This is a team that's undergone significant change in the past couple of years, including the arrival of Davidson, Kekalainen and a handful of players acquired from the New York Rangers in a pair of big deals involving former captain Rick Nash (who went to the Rangers in the summer of 2012) and Marian Gaborik (who came to Columbus at the trade deadline last season). In that sense, the team is still sorting through its personnel, so the Blue Jackets' offseason was relatively uneventful beyond locking up Bobrovsky to a two-year deal worth $11.25 million.

The lone significant addition of free agent winger Nathan Horton, who comes from a successful stint in Boston that included a Cup win in 2011 and an appearance in the finals last June, will take some time to bear fruit. Horton is recovering from offseason shoulder surgery and won't be available until sometime in December. And, of course, there is the switch of the team to the Eastern Conference after 13 years in the Central Division, where it made the playoffs just once and failed to win a single playoff game.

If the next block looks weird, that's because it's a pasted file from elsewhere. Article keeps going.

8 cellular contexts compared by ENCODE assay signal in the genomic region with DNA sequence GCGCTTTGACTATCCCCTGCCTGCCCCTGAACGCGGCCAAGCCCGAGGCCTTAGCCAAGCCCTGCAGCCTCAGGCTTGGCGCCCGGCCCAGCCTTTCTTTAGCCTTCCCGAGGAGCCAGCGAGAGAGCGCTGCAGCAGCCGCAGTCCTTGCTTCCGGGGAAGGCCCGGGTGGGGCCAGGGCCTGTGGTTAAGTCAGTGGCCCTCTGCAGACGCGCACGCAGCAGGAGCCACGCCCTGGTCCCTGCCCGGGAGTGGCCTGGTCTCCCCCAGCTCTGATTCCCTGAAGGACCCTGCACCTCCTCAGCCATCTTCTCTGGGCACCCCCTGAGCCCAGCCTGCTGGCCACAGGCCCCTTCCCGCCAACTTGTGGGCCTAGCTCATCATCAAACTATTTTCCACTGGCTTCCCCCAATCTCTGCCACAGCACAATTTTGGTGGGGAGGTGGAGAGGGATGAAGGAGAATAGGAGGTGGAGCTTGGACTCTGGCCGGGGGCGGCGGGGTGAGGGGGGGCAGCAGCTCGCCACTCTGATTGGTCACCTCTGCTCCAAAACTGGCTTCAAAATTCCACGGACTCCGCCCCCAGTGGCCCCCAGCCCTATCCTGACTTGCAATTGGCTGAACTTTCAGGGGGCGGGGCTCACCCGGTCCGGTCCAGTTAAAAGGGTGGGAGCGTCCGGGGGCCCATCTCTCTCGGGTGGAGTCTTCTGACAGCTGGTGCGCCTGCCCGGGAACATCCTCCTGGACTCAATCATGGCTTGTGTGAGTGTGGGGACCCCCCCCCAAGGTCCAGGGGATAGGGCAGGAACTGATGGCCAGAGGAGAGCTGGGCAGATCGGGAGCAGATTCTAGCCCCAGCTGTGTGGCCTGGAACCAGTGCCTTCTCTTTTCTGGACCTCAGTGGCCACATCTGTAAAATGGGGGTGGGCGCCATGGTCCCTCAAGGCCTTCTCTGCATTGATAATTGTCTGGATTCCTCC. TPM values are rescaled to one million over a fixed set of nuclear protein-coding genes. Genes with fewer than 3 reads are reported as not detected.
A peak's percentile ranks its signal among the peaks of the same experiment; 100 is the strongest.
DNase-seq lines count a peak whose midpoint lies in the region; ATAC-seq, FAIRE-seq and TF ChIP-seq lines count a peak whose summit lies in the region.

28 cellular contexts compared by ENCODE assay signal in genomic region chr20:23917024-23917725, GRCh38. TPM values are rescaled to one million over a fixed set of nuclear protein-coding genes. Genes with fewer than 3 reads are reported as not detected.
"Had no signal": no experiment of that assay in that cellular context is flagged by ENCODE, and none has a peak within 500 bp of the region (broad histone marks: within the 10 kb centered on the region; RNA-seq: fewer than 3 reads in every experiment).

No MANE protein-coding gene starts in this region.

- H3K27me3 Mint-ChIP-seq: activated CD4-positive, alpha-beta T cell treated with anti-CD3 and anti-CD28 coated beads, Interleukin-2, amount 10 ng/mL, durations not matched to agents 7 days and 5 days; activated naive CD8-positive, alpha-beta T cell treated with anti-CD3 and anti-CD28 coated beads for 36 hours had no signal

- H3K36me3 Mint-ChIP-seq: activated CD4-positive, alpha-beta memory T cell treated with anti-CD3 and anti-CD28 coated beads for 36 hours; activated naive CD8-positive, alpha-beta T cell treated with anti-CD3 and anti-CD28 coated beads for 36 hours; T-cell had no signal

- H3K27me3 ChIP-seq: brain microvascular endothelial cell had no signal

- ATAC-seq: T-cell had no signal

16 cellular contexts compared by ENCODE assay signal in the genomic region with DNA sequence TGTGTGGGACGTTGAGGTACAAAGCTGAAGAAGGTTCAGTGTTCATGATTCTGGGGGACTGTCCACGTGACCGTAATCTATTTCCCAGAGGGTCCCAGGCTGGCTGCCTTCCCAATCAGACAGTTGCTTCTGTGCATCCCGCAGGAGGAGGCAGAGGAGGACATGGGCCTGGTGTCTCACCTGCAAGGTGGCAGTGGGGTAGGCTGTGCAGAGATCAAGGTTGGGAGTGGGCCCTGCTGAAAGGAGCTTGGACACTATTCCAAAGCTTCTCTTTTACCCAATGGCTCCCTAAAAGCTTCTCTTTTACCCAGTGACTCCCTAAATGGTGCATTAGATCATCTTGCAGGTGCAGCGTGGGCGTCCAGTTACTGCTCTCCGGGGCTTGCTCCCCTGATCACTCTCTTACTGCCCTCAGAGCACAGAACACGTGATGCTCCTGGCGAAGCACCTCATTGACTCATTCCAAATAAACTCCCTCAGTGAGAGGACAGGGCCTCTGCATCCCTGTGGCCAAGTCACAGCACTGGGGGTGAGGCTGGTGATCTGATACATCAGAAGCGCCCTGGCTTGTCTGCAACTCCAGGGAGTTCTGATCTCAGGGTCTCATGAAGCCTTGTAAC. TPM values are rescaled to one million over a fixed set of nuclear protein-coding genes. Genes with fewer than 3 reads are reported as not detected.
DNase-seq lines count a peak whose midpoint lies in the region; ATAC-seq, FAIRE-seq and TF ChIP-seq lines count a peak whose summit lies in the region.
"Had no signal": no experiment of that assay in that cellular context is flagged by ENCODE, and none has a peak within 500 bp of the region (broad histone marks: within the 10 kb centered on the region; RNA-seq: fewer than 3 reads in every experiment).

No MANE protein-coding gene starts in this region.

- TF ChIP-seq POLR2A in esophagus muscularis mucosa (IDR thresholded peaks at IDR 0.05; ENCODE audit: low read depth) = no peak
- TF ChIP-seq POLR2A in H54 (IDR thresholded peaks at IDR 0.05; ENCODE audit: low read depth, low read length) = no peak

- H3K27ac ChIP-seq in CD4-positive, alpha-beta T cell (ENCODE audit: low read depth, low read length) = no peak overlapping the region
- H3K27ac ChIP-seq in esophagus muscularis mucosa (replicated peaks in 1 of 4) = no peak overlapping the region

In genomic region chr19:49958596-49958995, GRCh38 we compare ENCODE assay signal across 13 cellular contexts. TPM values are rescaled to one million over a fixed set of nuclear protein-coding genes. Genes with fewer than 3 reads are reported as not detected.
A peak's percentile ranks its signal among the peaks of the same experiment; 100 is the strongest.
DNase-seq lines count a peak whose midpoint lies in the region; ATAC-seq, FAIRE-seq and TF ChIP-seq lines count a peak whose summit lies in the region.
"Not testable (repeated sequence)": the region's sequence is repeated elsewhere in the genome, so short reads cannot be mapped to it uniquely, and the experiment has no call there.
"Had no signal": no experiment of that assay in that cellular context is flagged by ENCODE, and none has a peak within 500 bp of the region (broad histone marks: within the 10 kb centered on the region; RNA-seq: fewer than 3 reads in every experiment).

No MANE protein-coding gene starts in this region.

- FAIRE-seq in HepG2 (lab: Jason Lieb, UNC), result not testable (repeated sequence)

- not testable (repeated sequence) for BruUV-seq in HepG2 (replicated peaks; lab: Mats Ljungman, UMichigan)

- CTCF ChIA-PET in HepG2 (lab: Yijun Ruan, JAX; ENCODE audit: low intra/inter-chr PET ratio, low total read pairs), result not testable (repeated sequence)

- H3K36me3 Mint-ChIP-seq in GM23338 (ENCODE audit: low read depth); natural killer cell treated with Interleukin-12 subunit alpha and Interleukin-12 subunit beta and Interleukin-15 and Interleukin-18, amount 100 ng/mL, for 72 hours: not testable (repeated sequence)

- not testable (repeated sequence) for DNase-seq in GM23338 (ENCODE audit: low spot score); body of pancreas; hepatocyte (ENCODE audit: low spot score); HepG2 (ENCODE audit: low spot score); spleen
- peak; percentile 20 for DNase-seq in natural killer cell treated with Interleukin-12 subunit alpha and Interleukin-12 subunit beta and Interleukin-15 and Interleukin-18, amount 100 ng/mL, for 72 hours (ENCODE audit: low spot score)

Let's start with the top goaltender in the world. We loved how Bobrovsky indicated that his Vezina would be the first of many, and he wasn't kidding.

"He was nothing short of incredible in the way he played and in the consistency he showed down the stretch," Kekalainen said.

Bobrovsky was first in save percentage and second in goals against average, but it was his play down the stretch that was so impressive: 18-5-3 with a 1.60 GAA and .946 save percentage in the final two months of the season. The former Flyers netminder said falling just short in the end should be a reminder to the team that they need to be ready every night to fight for those points.

"It was good experience also. Now we know we have to start right away," he told ESPN.com. The playoffs were in their hands, "but you're not there. That gives us I think more respect I think for every game, every point."

Bobrovsky's play allowed a young Columbus blue line to evolve, and that evolution will continue this season as a handful of young blueliners will get a chance to join the big squad full-time after the decision to fill voids internally rather than with veteran free agents.